Date: Sun, 6 Oct 1996 14:27:07 +0100
From: email@example.com (Andreas Broeckmann)
Towards an Aesthetics of Heterogenesis
The notion of 'media art' is frequently criticised for suggesting a specificity of content or aesthetics which cannot really be deduced from the use of electronic media. However, I still believe in the heuristic applicability of the term and will here use it to describe art that deploys digital media. Media art thus has a pre-history in practices like mail art or experimental film and video, but the fact that digital media are based on the semiotically indistinct unit of the bit mean that, more than those other practices, it has to work with the inherent non-specificity and instability of its primary material. Media art has to consider time as a crucial constituent factor and is necessarily process-oriented and aimed at the triggering of singular, irreversible events. The potential openness of working with the digital material also offers the possibility of interactivity and the dissolution of the border between artist and audience, between producer and user. Very often the artists are now the (first) users, and the users are the producers proper.
Obviously the term 'media art' does not describe a single practice, nor is it fundamentally separate from other art forms. Yet, similar to architecture in the 15th and 16th centuries, graphic art in the 17th and 18th centuries, or photography and film in the 19th and 20th centuries, media art does pose a number of particular questions. Which means that it may not necessarily require the formulation of a specific aesthetics, but that there are particular working conditions which have particular aesthetic effects.
This essay continues an argument which was begun in the 'Tactical Media/Media Ecology' text which was partly printed in ZKP1. It will first discuss a few examples of contemporary media art practices in order to describe the context and the means and conditions of production of such practices and will then try to suggest some theoretical aspects of an aesthetics of media art. These suggestions are prescriptive insofar as I feel there is a need to work towards a more critical understanding of the way in which media art intervenes into existing cultural and social processes.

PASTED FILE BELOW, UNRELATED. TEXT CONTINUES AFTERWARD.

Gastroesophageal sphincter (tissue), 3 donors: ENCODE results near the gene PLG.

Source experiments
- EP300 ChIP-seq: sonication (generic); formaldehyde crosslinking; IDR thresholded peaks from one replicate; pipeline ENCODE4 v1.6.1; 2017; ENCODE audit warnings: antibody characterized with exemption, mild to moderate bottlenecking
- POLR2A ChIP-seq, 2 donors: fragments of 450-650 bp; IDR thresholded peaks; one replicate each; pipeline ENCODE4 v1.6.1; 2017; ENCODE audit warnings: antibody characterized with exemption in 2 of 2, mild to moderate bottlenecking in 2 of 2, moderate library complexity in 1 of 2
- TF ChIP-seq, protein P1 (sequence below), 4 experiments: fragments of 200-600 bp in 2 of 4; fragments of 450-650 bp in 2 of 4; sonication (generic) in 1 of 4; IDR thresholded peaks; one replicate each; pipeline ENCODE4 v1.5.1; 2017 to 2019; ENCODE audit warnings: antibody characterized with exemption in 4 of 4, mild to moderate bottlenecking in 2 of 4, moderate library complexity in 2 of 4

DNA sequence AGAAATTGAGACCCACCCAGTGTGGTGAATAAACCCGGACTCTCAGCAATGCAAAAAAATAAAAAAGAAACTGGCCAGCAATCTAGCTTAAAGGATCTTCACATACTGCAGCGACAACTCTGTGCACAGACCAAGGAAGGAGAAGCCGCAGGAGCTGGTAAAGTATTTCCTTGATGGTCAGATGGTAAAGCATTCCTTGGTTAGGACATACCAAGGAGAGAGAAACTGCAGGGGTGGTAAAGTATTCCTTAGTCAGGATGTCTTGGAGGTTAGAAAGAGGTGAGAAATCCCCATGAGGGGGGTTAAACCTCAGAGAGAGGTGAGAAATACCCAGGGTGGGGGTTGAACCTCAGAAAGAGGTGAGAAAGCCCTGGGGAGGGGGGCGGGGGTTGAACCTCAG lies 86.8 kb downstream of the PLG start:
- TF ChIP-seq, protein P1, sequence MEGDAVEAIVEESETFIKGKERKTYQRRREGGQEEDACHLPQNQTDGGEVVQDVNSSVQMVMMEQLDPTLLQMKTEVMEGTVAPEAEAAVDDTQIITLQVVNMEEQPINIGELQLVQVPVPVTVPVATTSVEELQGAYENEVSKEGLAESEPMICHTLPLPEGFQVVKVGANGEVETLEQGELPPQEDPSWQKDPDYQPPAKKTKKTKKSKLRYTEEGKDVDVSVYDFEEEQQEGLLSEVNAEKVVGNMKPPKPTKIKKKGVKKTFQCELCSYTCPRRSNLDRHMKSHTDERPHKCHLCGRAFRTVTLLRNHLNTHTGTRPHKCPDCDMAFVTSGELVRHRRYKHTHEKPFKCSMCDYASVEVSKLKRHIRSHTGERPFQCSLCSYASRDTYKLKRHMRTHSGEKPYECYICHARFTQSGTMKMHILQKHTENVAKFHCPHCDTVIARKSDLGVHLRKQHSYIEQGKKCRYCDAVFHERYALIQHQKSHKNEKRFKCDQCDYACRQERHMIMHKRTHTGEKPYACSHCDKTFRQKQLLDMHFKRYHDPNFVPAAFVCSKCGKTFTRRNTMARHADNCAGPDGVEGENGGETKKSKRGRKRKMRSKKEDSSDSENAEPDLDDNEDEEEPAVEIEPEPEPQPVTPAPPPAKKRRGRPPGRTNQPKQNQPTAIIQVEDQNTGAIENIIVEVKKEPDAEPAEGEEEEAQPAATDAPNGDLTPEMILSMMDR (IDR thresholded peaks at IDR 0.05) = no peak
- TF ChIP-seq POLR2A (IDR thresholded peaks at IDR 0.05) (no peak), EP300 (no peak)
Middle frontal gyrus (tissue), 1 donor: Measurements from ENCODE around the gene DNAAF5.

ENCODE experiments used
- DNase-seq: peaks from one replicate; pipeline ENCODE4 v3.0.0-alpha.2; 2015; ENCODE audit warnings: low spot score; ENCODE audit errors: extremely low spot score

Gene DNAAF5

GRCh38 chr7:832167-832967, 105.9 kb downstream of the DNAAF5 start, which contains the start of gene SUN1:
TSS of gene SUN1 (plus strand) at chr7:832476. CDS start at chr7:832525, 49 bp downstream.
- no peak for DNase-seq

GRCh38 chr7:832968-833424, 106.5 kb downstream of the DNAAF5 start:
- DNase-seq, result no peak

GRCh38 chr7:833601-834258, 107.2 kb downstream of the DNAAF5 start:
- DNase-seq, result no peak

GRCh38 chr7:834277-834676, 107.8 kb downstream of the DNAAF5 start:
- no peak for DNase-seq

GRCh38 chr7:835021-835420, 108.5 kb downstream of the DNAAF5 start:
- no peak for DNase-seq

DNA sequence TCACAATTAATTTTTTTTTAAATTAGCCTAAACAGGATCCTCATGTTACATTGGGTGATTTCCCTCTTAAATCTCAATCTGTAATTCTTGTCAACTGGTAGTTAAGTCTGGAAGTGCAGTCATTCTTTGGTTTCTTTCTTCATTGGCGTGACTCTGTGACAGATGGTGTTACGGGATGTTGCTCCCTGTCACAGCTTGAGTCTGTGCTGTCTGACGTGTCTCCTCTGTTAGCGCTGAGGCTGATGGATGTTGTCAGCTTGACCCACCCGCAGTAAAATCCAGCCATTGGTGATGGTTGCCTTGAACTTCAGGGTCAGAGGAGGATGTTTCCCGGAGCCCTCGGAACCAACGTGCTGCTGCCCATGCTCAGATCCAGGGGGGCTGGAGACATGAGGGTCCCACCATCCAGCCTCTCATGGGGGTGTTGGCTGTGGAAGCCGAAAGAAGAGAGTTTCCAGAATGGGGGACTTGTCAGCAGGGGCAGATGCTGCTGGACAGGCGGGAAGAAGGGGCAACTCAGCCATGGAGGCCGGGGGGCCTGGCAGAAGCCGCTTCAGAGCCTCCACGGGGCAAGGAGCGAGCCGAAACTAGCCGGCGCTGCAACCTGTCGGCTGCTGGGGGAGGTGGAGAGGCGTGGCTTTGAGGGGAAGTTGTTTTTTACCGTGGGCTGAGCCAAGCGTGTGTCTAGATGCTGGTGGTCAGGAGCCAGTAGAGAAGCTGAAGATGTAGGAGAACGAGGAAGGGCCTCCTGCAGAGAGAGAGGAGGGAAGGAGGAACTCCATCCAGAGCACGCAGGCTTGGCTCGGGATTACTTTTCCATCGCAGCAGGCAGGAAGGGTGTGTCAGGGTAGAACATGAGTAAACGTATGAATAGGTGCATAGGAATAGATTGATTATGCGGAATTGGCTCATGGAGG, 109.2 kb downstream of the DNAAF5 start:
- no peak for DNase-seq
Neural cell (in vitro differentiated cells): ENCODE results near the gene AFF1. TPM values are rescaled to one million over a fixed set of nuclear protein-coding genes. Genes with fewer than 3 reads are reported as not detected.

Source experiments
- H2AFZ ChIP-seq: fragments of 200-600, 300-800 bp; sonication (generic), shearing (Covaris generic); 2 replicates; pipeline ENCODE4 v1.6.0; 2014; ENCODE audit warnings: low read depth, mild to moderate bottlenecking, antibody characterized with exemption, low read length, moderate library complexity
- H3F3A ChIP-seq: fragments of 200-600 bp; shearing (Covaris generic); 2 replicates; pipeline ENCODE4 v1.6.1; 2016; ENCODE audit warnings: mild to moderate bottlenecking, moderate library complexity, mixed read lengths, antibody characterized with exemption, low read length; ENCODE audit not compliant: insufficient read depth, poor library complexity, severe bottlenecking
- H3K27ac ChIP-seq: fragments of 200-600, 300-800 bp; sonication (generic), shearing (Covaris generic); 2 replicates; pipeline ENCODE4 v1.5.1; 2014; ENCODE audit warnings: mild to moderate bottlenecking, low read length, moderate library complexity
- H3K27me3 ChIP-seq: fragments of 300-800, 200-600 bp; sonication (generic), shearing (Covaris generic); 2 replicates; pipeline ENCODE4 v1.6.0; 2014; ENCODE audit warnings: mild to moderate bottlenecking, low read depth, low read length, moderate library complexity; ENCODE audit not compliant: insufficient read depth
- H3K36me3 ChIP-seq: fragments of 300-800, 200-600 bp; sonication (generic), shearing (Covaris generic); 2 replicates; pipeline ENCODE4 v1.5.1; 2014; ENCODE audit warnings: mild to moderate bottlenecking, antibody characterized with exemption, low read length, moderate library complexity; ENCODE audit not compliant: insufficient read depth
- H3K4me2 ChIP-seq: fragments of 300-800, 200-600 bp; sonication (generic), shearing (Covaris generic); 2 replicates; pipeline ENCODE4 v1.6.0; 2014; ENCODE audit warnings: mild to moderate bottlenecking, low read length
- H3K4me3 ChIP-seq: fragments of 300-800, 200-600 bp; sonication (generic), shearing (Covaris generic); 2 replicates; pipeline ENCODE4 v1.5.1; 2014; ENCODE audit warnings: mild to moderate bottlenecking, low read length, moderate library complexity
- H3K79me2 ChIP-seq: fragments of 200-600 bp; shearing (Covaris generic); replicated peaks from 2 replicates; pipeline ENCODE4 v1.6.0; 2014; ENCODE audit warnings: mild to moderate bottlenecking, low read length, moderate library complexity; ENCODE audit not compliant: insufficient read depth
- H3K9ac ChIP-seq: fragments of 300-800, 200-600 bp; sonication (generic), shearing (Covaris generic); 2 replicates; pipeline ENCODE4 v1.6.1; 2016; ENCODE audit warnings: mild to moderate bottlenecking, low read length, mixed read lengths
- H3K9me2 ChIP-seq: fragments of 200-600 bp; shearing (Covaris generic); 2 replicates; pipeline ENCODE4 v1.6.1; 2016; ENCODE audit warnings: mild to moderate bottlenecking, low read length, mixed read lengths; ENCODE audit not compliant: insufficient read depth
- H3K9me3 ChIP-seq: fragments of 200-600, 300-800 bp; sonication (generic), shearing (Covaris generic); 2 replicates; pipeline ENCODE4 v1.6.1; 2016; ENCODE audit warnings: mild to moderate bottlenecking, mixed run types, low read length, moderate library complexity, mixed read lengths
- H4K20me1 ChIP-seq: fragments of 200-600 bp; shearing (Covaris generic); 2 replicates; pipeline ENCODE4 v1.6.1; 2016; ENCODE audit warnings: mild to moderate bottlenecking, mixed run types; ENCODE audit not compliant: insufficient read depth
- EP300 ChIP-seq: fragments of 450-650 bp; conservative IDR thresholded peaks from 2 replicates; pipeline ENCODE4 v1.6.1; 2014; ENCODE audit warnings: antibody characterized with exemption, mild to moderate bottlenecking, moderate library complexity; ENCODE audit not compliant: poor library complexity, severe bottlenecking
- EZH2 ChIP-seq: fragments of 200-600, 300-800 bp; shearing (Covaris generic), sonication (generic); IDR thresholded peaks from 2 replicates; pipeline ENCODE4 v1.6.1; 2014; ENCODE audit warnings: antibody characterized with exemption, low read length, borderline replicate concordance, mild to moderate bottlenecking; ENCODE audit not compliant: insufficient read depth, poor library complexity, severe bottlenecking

Since 1992, the Polish-American artist and industrial designer Krzysztof Wodiczko has been developing prototypes of the 'Alien Staff', a portable instrument of a size and shape not dissimilar to the Christian bishop's staff, or the staff of a sage. The Alien Staff is a mobile communication system and prosthetic instrument which facilitates the communication of immigrants and aliens in the countries to which they have migrated and in which they have insufficient command of the language to communicate on a par with the native inhabitants. It consists of a hand-held staff which has a small LCD video monitor and loudspeaker at the top, both of which are connected to a video player that the operator carries in a bag around the shoulder. Video recordings are made in which the operator narrates episodes from her or his migrant life, and experiences with the 'natives'. Parts of the shaft of the Staff are transparent containers in which the operator can store important documents, papers, souvenirs, etc. The Staff is offered to migrants in temporary projects so that they can take it out into the streets or other public places where they can confront the local population with their personal, mediated stories about a life which is often all but ignored in everyday culture. This can trigger conversations which will give a public space to the communication about, and awareness of, the context and backgrounds of the migrants' lives.
Mediafilter, a World Wide Web site which was first brought online by the media artist and activist Paul Garrin in the winter of 1994-95, combines a variety of political and artistic initiatives that are here brought together in a shared environment. One emphasis lies on projects which deal with the former war zones of ex-Yugoslavia, like the Zamir-network which still provides a vital channel of communication with and betweenpeace and opposition groups in the different republics, or the independent Zagreb weekly, arkzin, one of the few remaining critical voices in the region whose articles have been made available in English on Mediafilter. Paul Garrin is particularly concerned with keeping the Internet open for independent users and to allow for as much freedom in choosing protocols and encryption tools. This is why his recent activities, like the name.space project which challenges the current, centralised system of domain name allocation, are all aimed at reclaiming sections of the 'digital territories'. Information pages, discussion forums, visual and text-based commentaries on the situation in the public war zone make Mediafilter exemplary for the support function that the network media can have, and for a form of media practice that is not concerned with its classification (or not) as art, and that draws a particular, perhaps 'aesthetic' dimension from this indifference.